We’ve discussed that strength training and conditioning outside of sports benefit the athlete, but what exactly does that look like? When we say conditioning for the athlete, what does that look like in practice?
Conditioning, or endurance training, is working to increase the body's work capacity, so it can keep going for longer. This may look like going for long runs, but it should be much more than that.
For most athletes, being able to jog for 20 minutes straight isn’t super applicable (except for cross-country/distance track athletes). Even soccer players must be able to work a burst of speed into their constant movement, and there will be periods of little movement.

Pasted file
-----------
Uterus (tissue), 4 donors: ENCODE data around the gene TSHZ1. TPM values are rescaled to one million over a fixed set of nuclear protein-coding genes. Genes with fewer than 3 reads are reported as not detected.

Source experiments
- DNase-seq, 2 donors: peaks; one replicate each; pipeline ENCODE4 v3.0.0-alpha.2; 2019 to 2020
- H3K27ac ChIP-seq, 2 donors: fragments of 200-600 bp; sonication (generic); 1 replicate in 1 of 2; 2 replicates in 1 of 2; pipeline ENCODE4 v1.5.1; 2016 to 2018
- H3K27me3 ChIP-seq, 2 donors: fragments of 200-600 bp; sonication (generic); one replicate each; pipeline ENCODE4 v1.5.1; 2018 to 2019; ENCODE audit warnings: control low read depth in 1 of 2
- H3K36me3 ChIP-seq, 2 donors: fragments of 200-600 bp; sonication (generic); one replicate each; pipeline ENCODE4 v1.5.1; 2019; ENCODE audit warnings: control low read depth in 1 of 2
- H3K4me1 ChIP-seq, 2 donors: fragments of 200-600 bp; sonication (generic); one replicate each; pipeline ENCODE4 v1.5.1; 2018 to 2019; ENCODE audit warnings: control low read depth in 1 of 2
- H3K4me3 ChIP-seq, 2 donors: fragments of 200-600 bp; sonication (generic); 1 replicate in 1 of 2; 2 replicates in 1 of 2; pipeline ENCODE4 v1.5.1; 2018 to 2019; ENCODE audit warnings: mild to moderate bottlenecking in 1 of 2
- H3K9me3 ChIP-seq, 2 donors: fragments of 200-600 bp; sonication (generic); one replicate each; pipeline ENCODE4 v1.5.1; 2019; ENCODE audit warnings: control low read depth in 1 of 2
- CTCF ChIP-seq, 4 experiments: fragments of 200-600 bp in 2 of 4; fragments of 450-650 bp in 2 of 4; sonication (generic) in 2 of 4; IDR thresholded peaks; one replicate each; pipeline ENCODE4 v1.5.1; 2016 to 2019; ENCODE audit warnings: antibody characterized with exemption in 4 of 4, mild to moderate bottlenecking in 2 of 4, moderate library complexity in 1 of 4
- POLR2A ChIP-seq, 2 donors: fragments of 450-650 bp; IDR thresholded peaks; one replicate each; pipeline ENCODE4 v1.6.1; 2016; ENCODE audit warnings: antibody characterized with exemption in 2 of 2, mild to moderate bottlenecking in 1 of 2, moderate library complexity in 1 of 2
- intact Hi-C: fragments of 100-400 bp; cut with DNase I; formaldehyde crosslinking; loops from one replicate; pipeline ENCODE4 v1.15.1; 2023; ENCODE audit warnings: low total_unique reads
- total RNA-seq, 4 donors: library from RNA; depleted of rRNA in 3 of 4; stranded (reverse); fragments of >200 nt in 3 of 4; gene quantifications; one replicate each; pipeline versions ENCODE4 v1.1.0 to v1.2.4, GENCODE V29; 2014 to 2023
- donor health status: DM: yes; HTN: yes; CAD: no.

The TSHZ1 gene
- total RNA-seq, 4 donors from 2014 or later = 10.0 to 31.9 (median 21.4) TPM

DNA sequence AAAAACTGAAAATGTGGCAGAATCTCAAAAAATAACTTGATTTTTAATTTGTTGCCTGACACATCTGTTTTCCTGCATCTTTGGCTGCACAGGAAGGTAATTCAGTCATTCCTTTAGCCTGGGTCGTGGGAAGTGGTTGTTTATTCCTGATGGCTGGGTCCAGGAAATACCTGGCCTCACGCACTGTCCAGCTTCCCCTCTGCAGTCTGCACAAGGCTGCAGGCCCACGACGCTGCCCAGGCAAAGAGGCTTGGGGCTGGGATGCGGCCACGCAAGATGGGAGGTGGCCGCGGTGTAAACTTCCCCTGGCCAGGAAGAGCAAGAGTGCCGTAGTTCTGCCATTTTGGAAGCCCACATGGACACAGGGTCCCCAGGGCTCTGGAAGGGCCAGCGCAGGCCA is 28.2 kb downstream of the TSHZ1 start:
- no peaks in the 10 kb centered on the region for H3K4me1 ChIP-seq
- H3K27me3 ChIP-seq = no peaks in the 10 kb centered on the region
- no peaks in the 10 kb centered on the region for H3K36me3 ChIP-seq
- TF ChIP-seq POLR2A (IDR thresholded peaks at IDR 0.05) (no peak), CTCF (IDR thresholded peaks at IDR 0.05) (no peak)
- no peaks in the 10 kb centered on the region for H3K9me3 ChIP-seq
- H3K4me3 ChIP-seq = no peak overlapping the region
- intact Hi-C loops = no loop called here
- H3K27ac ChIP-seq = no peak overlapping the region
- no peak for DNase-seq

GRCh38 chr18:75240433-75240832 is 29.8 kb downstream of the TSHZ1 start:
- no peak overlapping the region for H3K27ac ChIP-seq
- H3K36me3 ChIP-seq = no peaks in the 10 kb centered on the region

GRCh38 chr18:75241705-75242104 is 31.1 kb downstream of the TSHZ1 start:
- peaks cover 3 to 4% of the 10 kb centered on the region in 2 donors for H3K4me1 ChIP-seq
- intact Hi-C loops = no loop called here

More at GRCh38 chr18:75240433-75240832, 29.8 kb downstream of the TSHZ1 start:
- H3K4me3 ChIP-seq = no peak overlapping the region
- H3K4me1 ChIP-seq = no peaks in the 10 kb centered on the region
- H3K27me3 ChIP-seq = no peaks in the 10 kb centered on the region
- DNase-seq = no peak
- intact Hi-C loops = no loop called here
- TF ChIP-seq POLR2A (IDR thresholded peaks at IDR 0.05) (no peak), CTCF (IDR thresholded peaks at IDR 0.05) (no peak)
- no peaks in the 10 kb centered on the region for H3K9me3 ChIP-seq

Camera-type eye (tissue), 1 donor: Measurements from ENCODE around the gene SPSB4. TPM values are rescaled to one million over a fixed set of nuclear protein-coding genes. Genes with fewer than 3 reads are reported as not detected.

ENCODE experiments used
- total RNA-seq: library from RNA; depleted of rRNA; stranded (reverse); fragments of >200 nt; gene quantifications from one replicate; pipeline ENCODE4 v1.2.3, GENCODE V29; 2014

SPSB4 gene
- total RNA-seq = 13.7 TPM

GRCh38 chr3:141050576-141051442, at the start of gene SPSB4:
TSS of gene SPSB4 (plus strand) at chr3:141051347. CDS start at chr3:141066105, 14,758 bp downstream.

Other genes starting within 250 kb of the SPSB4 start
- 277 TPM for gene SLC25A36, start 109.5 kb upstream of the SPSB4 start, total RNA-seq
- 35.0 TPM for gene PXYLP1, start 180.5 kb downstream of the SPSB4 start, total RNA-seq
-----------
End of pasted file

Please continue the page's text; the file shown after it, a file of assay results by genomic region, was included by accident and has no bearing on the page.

We must prepare athletes to move fast for extended periods, rest briefly, and do it again. This involves things like interval training, where athletes perform tasks for 10-30 seconds, take a rest period, and do it again.
Along with that, training the muscles to resist fatigue through higher-rep strength training movements can have benefits. An athlete with shoulders or hamstrings that can resist fatigue may hold up better at the end of a long game/match compared to an athlete that didn’t train in that way, and that may prove crucial to getting it done when it counts.
The athlete's conditioning should be more than running them into the ground. We must train the body to do what we need it to be able to do in sport – work hard, take a quick break, and do it again – for the whole game/match.